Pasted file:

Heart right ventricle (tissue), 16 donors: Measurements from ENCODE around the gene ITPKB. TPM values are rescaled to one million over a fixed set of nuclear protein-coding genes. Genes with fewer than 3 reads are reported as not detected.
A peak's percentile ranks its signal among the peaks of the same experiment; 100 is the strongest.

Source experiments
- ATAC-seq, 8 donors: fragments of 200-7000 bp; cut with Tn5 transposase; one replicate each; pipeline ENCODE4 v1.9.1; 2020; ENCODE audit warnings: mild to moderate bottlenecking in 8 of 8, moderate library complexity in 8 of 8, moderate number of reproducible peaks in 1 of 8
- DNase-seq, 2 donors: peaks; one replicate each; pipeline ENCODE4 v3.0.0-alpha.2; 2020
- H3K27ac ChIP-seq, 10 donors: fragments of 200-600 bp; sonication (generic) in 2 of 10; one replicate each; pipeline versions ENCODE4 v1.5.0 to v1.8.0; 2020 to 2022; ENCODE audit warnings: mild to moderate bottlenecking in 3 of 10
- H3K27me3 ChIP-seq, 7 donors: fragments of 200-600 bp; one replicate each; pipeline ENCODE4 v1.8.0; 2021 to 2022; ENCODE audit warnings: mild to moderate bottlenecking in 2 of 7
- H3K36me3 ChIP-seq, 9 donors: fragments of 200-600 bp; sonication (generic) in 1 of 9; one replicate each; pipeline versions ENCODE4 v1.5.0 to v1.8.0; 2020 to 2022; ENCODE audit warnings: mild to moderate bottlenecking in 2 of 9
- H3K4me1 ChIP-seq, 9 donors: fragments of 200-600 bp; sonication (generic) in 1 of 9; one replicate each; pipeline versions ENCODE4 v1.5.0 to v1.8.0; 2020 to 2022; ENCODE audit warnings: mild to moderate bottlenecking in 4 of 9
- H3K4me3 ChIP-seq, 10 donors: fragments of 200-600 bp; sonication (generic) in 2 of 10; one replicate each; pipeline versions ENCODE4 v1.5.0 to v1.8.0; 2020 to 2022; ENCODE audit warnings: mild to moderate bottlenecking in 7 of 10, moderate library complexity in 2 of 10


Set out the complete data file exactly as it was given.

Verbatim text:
Heart right ventricle (tissue), 16 donors: Measurements from ENCODE around the gene ITPKB. TPM values are rescaled to one million over a fixed set of nuclear protein-coding genes. Genes with fewer than 3 reads are reported as not detected.
A peak's percentile ranks its signal among the peaks of the same experiment; 100 is the strongest.

Source experiments
- ATAC-seq, 8 donors: fragments of 200-7000 bp; cut with Tn5 transposase; one replicate each; pipeline ENCODE4 v1.9.1; 2020; ENCODE audit warnings: mild to moderate bottlenecking in 8 of 8, moderate library complexity in 8 of 8, moderate number of reproducible peaks in 1 of 8
- DNase-seq, 2 donors: peaks; one replicate each; pipeline ENCODE4 v3.0.0-alpha.2; 2020
- H3K27ac ChIP-seq, 10 donors: fragments of 200-600 bp; sonication (generic) in 2 of 10; one replicate each; pipeline versions ENCODE4 v1.5.0 to v1.8.0; 2020 to 2022; ENCODE audit warnings: mild to moderate bottlenecking in 3 of 10
- H3K27me3 ChIP-seq, 7 donors: fragments of 200-600 bp; one replicate each; pipeline ENCODE4 v1.8.0; 2021 to 2022; ENCODE audit warnings: mild to moderate bottlenecking in 2 of 7
- H3K36me3 ChIP-seq, 9 donors: fragments of 200-600 bp; sonication (generic) in 1 of 9; one replicate each; pipeline versions ENCODE4 v1.5.0 to v1.8.0; 2020 to 2022; ENCODE audit warnings: mild to moderate bottlenecking in 2 of 9
- H3K4me1 ChIP-seq, 9 donors: fragments of 200-600 bp; sonication (generic) in 1 of 9; one replicate each; pipeline versions ENCODE4 v1.5.0 to v1.8.0; 2020 to 2022; ENCODE audit warnings: mild to moderate bottlenecking in 4 of 9
- H3K4me3 ChIP-seq, 10 donors: fragments of 200-600 bp; sonication (generic) in 2 of 10; one replicate each; pipeline versions ENCODE4 v1.5.0 to v1.8.0; 2020 to 2022; ENCODE audit warnings: mild to moderate bottlenecking in 7 of 10, moderate library complexity in 2 of 10